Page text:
P.S. After Jurassic Park (best shot tomorrow night!), I promise we'll leave the 90s behind and come back to the now. So get it all out of your system in the comments!

Previous Top Ten Quickies
1930s | 1950s1970s | 1980s

Tuesday
Apr092013

Hot Docs '13

Hi everyone! Amir here, to bring you exciting festival news at month's end. Nathaniel is heading to the Nashville Film Festival as a jury member and for the first time at The Film Experience, we’re also going to cover the Hot Docs Festival, North America’s largest documentary fest, which is held in Toronto. It’s a record breaking year for their ever-expanding programme: there are 205 documentaries screening, 44 of which are world premieres.

The Manor, Hot Docs' opening film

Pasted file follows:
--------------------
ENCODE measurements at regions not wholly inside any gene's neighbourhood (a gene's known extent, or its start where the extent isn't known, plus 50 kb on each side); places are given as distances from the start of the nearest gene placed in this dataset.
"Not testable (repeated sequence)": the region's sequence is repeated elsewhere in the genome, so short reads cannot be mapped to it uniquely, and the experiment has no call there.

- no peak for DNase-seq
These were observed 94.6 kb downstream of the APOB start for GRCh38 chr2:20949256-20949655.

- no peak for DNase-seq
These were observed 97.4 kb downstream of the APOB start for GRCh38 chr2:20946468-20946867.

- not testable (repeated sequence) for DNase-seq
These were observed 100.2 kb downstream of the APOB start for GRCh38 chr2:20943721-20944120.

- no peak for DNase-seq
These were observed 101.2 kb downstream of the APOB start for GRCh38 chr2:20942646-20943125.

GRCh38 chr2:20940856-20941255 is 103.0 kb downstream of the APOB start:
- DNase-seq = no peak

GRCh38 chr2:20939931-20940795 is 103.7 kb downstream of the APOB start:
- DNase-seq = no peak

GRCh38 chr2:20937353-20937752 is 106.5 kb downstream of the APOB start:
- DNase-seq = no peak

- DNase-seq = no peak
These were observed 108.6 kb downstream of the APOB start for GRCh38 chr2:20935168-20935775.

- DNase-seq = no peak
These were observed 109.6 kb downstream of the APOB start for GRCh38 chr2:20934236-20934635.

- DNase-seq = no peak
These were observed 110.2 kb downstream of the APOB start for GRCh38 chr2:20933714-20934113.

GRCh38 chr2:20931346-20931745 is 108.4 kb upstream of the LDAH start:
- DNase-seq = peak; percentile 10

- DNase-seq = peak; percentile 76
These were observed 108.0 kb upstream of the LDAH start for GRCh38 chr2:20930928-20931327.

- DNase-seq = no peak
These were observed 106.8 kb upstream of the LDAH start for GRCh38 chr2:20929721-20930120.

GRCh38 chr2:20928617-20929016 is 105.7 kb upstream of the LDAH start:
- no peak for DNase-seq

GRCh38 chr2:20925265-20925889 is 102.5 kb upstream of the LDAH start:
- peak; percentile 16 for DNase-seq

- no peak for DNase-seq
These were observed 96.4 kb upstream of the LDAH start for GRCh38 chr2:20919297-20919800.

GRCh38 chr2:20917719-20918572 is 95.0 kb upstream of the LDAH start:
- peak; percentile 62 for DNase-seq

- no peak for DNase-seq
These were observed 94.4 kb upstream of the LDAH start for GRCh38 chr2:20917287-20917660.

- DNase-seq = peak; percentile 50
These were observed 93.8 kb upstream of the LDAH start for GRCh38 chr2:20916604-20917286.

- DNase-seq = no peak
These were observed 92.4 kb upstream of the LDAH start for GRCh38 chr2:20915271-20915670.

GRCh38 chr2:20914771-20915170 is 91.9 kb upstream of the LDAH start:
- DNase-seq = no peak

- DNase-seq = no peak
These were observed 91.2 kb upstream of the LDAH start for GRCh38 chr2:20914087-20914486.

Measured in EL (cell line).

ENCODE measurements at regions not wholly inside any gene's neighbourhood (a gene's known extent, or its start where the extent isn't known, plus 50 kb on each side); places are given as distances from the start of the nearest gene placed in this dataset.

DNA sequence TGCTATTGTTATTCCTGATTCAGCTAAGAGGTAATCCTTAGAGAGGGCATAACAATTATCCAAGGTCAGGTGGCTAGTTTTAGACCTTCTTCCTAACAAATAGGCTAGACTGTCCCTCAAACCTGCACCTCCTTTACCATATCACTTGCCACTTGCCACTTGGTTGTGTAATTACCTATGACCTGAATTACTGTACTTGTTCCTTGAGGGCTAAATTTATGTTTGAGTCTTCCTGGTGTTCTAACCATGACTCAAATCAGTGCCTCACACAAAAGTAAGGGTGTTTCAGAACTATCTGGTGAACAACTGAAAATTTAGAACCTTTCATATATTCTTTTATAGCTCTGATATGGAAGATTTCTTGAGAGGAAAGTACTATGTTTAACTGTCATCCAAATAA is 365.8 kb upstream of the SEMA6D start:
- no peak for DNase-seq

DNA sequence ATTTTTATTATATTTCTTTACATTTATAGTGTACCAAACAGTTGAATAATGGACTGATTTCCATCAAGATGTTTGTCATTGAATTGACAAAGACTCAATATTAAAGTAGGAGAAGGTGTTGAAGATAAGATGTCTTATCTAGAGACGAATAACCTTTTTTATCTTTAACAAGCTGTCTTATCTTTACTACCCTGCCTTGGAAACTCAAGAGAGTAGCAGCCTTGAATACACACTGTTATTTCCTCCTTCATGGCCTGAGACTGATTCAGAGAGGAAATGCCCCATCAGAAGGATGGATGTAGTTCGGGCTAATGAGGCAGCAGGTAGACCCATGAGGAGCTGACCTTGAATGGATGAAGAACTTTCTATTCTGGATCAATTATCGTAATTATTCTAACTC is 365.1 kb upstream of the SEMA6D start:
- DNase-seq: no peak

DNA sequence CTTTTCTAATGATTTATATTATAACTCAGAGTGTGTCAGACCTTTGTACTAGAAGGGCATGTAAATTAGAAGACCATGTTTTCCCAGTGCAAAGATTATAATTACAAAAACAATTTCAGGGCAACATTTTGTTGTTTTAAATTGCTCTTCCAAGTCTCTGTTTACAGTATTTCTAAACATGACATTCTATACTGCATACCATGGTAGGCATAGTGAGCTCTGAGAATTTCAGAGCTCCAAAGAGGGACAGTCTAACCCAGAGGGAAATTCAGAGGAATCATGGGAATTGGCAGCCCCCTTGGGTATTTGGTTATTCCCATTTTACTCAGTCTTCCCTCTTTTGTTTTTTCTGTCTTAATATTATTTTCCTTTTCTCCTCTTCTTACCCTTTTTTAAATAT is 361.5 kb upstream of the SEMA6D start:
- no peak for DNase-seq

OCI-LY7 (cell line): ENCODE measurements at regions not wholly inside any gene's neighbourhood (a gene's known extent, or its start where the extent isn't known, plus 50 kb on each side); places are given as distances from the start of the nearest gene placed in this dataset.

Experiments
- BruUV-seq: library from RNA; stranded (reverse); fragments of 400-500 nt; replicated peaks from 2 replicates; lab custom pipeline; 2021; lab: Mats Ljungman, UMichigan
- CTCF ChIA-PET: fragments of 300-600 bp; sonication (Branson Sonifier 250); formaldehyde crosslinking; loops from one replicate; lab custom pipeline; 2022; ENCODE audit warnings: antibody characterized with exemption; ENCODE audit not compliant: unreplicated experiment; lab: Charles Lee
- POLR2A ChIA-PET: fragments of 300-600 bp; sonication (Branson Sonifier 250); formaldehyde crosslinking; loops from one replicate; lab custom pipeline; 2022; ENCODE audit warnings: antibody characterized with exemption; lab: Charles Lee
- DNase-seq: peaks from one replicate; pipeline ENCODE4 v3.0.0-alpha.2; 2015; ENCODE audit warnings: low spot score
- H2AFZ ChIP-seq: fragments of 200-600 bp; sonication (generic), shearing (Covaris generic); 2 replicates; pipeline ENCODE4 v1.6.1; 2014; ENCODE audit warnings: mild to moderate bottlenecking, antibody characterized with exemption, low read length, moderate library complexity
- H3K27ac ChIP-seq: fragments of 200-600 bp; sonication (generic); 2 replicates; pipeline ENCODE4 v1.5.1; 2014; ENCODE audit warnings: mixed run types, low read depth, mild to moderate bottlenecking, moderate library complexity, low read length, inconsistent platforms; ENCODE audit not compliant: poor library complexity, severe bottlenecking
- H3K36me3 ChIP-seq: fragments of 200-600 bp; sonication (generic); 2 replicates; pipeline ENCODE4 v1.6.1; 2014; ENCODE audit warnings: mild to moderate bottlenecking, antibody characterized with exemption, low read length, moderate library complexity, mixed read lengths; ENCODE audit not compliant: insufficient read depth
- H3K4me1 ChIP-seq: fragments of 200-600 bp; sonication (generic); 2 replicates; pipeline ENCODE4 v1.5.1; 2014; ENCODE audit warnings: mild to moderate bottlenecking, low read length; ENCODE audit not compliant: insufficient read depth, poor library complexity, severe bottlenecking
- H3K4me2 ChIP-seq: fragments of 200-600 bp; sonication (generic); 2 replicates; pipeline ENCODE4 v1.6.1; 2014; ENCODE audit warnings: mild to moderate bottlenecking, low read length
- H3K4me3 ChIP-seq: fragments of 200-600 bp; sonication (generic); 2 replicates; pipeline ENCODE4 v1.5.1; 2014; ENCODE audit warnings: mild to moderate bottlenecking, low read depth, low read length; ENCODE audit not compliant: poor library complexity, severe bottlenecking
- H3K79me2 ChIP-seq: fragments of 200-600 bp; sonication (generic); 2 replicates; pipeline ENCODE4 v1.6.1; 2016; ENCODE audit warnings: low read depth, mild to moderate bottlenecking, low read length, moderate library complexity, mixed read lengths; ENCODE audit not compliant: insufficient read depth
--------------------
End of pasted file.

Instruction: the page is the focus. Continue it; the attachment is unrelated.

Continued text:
Hot Docs hits two important milestones this year. First, the festival turns 20: “It’s not a teenager anymore” as the director announced at the press conference; it's a major triumph for a niche festival to become a mainstay. Second, Bloor Cinema, the theatre that hosts most of the screenings turns 100! It’s one of Canada’s oldest and most nostalgia inducing cinemas. Had it not been for their incredibly cheap memberships and close proximity to my university, I’d never have seen masterpieces like The 400 Blows, A Space Odyssey, Talk to Her, Rear Window and many, many others on the big screen, so I personally hold it very dear. Hot Docs’ ownership of the theatre, however, means that in recent years the screenings have been mostly limited to documentary films, but I’m certain the festival will acknowledge the theatre’s long history.